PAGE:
Daytona

The Park Theatre, which some may know as “that brand new theatre in Finsbury Park”, can now be known as “that brand new theatre with that really good, brand new play in Finsbury Park.” The world premiere of Oliver Cotton’s Daytona, a three-person comedy-drama about an ageing couple and their unexpected guest from the past is a dynamo of a piece made triumphant by its stellar cast.

The opening scene is pretty consistent with America’s ideal of the ‘golden age’: a healthy couple in their 70s with a joint hobby for ballroom dancing, who, despite constant bickering, understand each other and have a long history of support and affection. However, the nearly half a century of stability that Elli (Maureen Lipman) and Joe (Harry Shearer) have enjoyed is shaken to its core with the arrival of Billy (John Bowe), Joe’s brother who mysteriously disappeared from their lives 30 years earlier.

Without giving too much away, the rest of Daytona reveals many dark, complicated, lingering remnants of the threesome’s past, and newer developments that are destined to change all of their futures. As these events come to the surface, Elli, Joe and Billy are forced to confront many uncomfortable realities that they’ve managed to suppress for decades. Oliver Cotton’s meaty plot and sharp, witty dialogue make for a poignant drama, and David Grindley’s production is top notch in bringing it to life.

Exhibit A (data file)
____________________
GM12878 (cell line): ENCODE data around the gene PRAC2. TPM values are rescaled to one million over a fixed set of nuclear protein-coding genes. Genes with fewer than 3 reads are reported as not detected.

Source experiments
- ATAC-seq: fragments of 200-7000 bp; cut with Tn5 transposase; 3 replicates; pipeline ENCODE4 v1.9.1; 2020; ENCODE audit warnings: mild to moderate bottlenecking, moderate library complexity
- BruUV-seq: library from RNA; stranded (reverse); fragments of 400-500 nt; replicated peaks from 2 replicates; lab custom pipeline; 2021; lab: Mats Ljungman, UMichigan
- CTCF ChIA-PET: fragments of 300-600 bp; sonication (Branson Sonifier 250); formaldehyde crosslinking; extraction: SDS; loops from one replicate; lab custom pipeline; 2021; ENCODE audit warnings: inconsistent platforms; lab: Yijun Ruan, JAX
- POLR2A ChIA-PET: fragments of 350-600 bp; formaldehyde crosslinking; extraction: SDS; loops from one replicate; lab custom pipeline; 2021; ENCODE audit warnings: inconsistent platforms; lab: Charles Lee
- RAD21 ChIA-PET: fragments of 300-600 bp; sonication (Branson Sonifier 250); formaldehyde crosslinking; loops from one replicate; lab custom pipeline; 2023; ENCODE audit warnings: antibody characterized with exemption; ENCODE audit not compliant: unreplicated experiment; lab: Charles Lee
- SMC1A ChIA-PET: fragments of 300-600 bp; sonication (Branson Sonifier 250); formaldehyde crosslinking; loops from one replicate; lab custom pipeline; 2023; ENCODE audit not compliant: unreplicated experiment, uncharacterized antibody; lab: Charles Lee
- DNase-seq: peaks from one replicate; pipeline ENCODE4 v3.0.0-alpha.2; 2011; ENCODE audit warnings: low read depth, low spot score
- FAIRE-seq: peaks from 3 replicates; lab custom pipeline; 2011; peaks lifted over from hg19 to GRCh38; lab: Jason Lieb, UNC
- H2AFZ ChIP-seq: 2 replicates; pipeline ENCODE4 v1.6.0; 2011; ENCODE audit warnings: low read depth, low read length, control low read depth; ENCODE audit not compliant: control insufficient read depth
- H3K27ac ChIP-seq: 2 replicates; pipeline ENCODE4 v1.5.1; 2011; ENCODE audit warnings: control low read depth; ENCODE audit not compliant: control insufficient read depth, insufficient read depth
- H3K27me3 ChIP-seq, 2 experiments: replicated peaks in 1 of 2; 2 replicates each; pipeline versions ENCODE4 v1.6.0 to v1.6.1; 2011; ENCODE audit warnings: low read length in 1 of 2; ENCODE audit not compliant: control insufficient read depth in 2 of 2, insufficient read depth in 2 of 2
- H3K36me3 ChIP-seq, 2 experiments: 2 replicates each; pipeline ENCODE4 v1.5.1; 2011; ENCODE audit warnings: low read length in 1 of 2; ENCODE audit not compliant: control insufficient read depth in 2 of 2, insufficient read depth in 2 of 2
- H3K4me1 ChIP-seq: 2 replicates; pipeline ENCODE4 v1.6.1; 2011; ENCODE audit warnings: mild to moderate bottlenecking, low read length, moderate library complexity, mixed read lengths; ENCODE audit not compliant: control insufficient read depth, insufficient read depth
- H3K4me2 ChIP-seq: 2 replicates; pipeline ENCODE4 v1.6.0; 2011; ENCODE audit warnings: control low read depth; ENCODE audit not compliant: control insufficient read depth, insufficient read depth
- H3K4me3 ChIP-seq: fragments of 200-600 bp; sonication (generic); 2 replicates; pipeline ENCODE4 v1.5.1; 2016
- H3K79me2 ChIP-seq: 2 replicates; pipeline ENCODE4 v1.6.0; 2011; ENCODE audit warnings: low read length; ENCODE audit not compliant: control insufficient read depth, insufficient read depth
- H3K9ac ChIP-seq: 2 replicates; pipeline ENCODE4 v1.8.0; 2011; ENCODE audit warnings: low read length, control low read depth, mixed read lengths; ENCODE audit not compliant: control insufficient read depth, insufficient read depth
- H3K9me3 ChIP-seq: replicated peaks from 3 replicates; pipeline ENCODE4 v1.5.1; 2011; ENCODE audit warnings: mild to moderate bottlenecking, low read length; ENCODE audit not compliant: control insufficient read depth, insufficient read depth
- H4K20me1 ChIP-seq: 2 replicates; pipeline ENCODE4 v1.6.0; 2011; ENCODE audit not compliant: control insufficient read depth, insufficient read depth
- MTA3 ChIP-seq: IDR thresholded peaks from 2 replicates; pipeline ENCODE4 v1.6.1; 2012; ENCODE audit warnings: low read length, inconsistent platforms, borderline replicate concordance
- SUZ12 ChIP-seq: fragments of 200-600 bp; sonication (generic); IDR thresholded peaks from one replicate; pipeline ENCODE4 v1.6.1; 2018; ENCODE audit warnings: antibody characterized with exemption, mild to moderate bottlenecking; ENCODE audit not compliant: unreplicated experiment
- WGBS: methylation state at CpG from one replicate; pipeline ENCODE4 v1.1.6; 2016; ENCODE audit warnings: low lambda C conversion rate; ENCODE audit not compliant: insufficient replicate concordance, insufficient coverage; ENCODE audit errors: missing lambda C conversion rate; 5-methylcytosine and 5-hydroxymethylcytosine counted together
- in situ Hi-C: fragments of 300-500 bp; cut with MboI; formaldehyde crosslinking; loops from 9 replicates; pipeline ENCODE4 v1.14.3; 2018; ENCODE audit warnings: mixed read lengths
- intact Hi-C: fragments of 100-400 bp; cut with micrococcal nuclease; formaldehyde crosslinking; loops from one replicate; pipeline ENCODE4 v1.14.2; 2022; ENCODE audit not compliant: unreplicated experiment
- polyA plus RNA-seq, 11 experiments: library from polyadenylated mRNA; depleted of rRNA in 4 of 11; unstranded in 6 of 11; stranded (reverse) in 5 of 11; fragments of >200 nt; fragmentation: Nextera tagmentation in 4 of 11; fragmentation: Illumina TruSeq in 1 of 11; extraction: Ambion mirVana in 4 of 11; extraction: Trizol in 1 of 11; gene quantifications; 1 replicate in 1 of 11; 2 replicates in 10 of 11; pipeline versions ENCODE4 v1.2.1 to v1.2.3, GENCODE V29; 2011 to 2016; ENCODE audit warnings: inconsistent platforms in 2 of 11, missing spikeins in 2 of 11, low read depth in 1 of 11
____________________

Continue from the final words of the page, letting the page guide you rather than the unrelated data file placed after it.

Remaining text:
At the heart of the play’s success are Lipman, Shearer and Bowe. As Elli Zimmerman, Maureen Lipman is intense, passionate, hilarious, snarky and fragile under a façade of toughness. Joe and Billy complement each other superbly as estranged brothers. Shearer, nebbish-y and simple yet strong-willed, and Billy, boisterous and impulsive yet desperate, create an intricate dynamic that, together with Lipman, can be heartbreaking. These three actors master the demands of Cotton’s script; moments of comedy, tragedy and many levels inbetween are acted to perfection.

The play really soars in its realism; though consistently eventful and dramatic, Cotton’s natural dialogue, Grindley’s effective direction, Ben Stones’s realistic set design and the subtlety of the performances ultimately portray what feels like a gripping slice of life rather than a theatrical drama. It was also fulfilling to see a play focusing solely on the lives of people in their 70s; it often seems that older people in theatre are reduced to character roles or bitter widows, and it was refreshing to see such fully fleshed-out characters full of passion, aspiration, regrets and depth.

It’s a brave move for a brand new theatre to produce a brand new play. It requires a great amount of faith in the production, and in London audiences to take a risk and break from routine. But I can assure you the risk is small and the rewards are great, and the Park Theatre is a welcome addition to London’s thriving theatre scene.

Daytona is at the Park Theatre until 18 August. For more information and tickets visit the Park Theatre website.